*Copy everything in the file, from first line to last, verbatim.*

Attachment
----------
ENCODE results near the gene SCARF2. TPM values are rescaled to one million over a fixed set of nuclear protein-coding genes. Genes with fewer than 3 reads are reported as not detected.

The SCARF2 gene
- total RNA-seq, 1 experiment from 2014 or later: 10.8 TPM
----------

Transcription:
ENCODE results near the gene SCARF2. TPM values are rescaled to one million over a fixed set of nuclear protein-coding genes. Genes with fewer than 3 reads are reported as not detected.

The SCARF2 gene
- total RNA-seq, 1 experiment from 2014 or later: 10.8 TPM